Remarks by MCC CEO Ambassador John Danilovich at the Mozambique Compact Signing Investment and TradeForum


Thank you so much, Peter, for that introduction!

It’s an honor to be joined this afternoon by President Guebuza and the distinguished members of the delegation from Mozambique.  Welcome to Washington and to MCC headquarters!

Before entering public service, I was a businessman, and I welcome being among colleagues from the private sector, and thank you for joining us this afternoon for what is “a first” for the Millennium Challenge Corporation.

This is the first time that we have organized an Investment and Procurement Forum to coincide with the signing of a compact, and many thanks to the generosity of our

  • main sponsor, Anadarko Petroleum Corporation, and all our other sponsors represented by their logos
  • and our co-host, the Business Council for International Understanding and their President and CEO Peter Tichansky,

for working with us to make this event possible.

It is fitting that as President Guebuza and his delegation gather in town for tomorrow’s signing at the State Department of the Mozambique-MCC compact, we should also gather here today to discuss the business and investment opportunities in Mozambique in general,  and particularly because of this compact. The panelists, who presented earlier,  offered great insights into those opportunities.

While the Mozambique-MCC compact will target almost $507 million in development assistance to reduce poverty and stimulate growth in Mozambique by

  • improving water systems,
  • bettering roads,
  • expanding land-use rights,
  • preventing the collapse of the coconut industry
  • and providing new growth opportunities in agriculture,

it is, quite frankly, not enough.  Poor societies will not emerge from poverty and create their own wealth through foreign aid alone.  Our assistance is important and will help, but it must be delivered in a way that enables entrepreneurship and promotes the creative enterprise of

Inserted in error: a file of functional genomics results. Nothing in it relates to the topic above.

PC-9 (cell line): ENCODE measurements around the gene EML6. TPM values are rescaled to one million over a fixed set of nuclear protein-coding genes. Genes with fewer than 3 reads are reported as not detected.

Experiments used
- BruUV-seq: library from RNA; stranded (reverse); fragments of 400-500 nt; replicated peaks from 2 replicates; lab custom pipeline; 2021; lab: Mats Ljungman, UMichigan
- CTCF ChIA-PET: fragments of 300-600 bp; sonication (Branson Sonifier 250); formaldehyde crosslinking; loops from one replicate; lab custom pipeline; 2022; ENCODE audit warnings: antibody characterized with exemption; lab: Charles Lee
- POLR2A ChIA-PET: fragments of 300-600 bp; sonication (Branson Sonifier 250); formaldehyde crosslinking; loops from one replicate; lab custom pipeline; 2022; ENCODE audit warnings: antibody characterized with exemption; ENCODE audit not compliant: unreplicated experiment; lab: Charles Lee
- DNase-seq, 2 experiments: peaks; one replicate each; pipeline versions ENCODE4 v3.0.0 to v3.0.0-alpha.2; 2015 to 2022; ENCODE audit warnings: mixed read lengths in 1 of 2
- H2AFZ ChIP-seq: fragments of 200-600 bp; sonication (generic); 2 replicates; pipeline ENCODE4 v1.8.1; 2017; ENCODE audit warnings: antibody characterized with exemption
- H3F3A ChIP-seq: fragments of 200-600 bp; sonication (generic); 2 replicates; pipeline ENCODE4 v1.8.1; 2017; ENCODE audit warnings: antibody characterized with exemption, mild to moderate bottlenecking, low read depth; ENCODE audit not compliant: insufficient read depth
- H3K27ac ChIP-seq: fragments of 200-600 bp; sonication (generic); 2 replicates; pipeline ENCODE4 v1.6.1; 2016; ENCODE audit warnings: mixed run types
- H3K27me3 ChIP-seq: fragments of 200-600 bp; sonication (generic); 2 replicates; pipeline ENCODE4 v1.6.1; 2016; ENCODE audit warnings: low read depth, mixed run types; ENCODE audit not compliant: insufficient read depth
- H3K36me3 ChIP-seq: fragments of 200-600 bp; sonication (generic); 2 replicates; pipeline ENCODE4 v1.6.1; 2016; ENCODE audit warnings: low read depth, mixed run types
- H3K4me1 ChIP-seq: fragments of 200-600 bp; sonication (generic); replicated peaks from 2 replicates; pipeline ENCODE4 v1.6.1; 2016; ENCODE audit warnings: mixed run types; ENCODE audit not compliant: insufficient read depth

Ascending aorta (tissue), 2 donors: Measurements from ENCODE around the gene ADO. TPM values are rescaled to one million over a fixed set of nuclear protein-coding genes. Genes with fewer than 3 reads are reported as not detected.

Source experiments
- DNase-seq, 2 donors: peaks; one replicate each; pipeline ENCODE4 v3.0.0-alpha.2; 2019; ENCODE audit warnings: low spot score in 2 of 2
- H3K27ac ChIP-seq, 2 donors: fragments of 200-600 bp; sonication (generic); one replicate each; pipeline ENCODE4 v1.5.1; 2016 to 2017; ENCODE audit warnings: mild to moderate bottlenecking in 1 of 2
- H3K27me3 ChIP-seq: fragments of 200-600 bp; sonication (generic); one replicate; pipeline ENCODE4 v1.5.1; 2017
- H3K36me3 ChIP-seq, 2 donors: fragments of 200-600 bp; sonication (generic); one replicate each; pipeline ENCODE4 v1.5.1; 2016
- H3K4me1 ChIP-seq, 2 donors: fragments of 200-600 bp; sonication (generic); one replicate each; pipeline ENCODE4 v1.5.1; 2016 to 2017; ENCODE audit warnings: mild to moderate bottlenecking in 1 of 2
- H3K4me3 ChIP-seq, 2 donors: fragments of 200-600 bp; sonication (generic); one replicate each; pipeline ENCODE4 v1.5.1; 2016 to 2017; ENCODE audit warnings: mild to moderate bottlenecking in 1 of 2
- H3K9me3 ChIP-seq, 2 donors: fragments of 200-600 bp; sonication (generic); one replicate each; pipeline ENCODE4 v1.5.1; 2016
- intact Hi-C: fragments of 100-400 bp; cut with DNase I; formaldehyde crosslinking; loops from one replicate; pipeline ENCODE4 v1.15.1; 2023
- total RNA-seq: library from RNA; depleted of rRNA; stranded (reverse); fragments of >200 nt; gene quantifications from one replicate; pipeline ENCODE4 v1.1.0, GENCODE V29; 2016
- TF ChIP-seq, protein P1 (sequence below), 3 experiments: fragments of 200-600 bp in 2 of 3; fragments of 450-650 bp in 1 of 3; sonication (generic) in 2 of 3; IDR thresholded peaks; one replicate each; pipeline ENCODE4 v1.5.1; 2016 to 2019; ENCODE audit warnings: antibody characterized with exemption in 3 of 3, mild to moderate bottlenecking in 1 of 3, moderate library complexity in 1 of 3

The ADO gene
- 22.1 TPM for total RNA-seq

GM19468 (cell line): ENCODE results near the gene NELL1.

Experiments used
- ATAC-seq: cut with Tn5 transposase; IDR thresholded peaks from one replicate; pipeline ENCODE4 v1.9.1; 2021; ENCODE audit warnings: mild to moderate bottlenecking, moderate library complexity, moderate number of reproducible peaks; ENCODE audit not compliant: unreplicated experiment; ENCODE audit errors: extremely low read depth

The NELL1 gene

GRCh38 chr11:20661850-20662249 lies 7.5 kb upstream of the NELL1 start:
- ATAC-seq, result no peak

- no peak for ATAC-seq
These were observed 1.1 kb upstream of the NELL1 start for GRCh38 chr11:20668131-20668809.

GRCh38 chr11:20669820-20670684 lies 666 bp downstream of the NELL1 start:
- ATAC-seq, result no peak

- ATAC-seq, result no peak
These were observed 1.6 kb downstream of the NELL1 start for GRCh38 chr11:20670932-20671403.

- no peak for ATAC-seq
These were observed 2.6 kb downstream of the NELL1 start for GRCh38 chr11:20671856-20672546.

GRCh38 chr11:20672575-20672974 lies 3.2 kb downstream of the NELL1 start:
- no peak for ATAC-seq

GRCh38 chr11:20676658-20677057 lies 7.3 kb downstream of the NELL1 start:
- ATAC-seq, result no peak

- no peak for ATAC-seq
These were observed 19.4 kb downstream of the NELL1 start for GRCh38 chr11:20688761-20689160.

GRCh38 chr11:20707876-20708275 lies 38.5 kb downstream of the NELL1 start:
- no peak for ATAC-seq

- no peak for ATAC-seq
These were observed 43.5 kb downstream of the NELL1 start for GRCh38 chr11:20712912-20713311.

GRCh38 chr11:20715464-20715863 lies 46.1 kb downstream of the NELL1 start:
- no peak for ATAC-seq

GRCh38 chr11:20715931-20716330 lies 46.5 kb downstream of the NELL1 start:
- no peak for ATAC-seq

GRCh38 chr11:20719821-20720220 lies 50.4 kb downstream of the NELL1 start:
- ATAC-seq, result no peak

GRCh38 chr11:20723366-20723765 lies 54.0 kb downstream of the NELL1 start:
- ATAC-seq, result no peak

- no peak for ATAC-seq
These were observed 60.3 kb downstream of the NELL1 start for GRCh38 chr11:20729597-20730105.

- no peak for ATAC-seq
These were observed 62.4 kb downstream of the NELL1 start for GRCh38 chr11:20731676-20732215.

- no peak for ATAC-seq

• individuals,
  • communities,
  • and companies.

Because MCC is strategic about which countries we invest in, we make it possible for the business community to make its own strategic investments.

Indonesia’s Finance Minister said it best when she argued that MCC’s real draw is its “good housekeeping seal of approval” and the powerful signal it sends to private investors.  She said that, for her, it is not only about the money, but about the recognition that her government is doing the right thing.

Our model is results-driven, and we have a fiduciary responsibility to American taxpayers to invest their money wisely in our partner countries around the world. We are fulfilling the mandate given to us by the U.S. Congress when they created MCC in 2004.  And, only with Congress’s support for sufficient funding will MCC be able to continue to fulfill our mission throughout the world.

MCC is a bilateral, American program—our grants are rewards for countries that are doing the right things for the right reasons.  MCC rewards good government, good governance, countries that invest in their people, and provide economic freedom—all of this being the foundation upon which we can build programs for the reduction of poverty and sustained economic growth.

How MCC enables the private sector

We want the private sector to look closely at what MCC is doing and, as a result, take notice of what is happening in our partner countries, including in Mozambique.  MCC investments are helping to create an improved

  • physical,
  • financial,
  • and policy environment

that is conducive to initiating or expanding your own activities in these countries. Let me highlight 3 key ways MCC is building a pro-business climate among our partner countries.

First, because we demand performance on indicators evaluating

  • fiscal,
  • monetary,
  • regulatory,
  • and trade conditions,

we create a powerful incentive for countries to foster a business climate where the private sector can flourish and can do business.   The indicators MCC uses to determine country eligibility emphasize

  • the rule of law,
  • predictability in regulatory and legal procedures,
  • the enforceability of contracts,
  • and the protection of intellectual property rights.